Explore Papua New Guinea
It is hard to believe that 18 months ago we (Erik, Terry, Gaby, Teddy, and Samuel) were packing our bags back in Austin, Texas, preparing to journey to a new home halfway around the world. This time has been full of adventure, new experiences, growing closer as a family, and learning about serving Bible translation through aviation.
Papua New Guinea (PNG) has started to feel a little more like home. We’ve made new friends from around the globe—Australia, Europe, Korea, New Zealand, PNG (of course!), and South America. The culture and language are becoming more familiar to us as each day passes. A funny thing is that we weave English, Tok Pisin (the local trade language) and Spanish together in our daily conversations!
We miss home and our family and friends dearly but are thankful for the opportunity to serve with a great aviation team here in PNG. As business manager for the team, Erik helps support the “Business for Mission” effort to advance and accelerate Bible translation, literacy, and Scripture-use among the 838 language groups of PNG.
With photos we hope to share some of the beauty of PNG and its people, share some of our work, how we entertain ourselves, and, just maybe, entice you to come explore PNG for yourself!
The Lofgren family: Terry, Erik, and Samuel (back row) with Gaby and Teddy (front row) are excited to be a part of the PNG aviation team’s mission of getting God’s Word into every language and every life! During the past two years, the team has served missionaries and language projects working in 196 languages supporting Bible translation, mother-tongue translator training, literacy, and Scripture-use work.
It’s a blessing to experience how our aviation team and aircraft have an immediate impact on the everyday lives of people in the rural areas of PNG. Since PNG has very few usable roads, airstrips and helipads are their only connection to services like health care, business opportunities, and education. Many days we carry cargo for rural coffee growers or other commercial customers, which helps offset the costs of Bible translation and, in turn, helps accelerate the work of our translators. We also appreciate our partners at Kompian and Kudgip Hospitals who provide high quality health care to the highland peoples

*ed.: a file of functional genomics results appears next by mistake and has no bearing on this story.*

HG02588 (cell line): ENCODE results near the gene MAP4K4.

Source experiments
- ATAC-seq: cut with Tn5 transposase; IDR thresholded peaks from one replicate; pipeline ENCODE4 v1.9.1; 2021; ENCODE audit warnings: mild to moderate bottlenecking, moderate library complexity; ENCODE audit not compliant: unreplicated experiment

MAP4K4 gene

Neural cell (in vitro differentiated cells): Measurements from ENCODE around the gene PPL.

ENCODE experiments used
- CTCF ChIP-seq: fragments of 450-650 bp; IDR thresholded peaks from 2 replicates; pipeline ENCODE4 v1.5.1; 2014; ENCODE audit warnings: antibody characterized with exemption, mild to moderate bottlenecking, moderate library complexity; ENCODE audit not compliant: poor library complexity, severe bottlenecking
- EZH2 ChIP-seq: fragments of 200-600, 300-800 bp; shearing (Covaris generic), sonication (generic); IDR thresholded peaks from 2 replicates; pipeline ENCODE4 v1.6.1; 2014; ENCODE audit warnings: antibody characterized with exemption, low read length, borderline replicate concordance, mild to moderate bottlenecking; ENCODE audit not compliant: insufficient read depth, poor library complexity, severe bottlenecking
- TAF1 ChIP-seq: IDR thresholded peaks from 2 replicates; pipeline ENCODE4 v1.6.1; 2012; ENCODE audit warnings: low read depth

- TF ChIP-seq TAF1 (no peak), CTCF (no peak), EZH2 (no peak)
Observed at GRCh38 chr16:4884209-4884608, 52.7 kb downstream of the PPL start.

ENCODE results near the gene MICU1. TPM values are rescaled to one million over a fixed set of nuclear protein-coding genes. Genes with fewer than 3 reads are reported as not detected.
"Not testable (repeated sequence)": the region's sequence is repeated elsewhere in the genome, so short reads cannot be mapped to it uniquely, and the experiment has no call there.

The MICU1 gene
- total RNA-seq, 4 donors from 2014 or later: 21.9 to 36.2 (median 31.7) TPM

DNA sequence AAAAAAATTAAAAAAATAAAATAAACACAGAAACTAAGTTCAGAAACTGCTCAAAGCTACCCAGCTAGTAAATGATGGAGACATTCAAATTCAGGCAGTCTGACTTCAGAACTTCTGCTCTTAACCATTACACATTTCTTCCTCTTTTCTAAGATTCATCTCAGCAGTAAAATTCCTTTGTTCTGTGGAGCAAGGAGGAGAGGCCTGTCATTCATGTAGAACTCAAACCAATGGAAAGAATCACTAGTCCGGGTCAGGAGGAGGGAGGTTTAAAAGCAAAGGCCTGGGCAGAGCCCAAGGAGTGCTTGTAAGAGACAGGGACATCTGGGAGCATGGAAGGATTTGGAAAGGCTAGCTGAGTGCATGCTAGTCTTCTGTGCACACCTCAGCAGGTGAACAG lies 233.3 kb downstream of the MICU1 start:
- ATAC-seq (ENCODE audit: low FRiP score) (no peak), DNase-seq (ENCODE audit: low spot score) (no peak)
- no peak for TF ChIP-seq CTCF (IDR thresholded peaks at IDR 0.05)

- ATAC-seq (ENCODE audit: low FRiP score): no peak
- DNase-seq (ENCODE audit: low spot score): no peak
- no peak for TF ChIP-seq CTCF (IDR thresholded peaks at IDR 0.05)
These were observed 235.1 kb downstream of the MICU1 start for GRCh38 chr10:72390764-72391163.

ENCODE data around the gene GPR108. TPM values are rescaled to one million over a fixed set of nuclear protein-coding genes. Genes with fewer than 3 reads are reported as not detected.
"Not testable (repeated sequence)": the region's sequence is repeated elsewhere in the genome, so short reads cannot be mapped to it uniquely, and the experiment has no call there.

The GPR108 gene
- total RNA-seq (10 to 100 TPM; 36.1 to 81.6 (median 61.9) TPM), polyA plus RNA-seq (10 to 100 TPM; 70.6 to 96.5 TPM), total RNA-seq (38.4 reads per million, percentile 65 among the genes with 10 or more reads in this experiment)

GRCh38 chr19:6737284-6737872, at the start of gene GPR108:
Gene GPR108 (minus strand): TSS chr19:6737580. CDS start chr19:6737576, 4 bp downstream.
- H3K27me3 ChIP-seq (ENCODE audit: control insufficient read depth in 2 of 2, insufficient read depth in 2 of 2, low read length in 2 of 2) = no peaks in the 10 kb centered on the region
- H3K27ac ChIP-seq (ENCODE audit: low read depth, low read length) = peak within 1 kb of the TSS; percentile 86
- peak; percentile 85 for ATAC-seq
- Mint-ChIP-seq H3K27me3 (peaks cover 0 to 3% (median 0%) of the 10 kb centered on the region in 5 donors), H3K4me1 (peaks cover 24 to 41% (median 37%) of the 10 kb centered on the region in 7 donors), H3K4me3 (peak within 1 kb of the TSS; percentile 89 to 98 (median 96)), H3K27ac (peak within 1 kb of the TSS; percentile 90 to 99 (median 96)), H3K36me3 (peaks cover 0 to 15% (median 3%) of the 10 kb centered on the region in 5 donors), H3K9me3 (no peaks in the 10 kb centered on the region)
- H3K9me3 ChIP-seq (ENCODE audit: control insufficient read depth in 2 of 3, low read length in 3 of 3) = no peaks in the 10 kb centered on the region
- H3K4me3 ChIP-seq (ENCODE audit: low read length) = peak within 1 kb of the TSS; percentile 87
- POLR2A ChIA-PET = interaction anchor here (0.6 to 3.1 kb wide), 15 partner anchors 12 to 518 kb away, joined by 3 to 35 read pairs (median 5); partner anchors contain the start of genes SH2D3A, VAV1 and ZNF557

We tend to have more clouds and fog in the morning. When the sun is unobstructed the sunrises are just as majestic as the sunsets. Living at six degrees south of the equator, we have almost equal night and day all year round. Temperatures average in the 80s during the day and 50s at night.
We don’t have Starbucks, but we enjoy delicious coffee grown on a nearby plantation in our Aiyura valley. (Our new friends, who manage the plantation, sell their coffee in the United States on a website called “counterculturecoffee.”) And although we don’t have a donut shop, we have wonderful donuts made fresh in the local market.
Erik joined our friend Johannes Rehm (former chief helicopter pilot) for the grand opening of the Gebrau airstrip. This airstrip was carved out of the mountain by hand with shovels and picks over more than 20 years. There are no roads to Gebrau, so the airstrip is their connection to the world.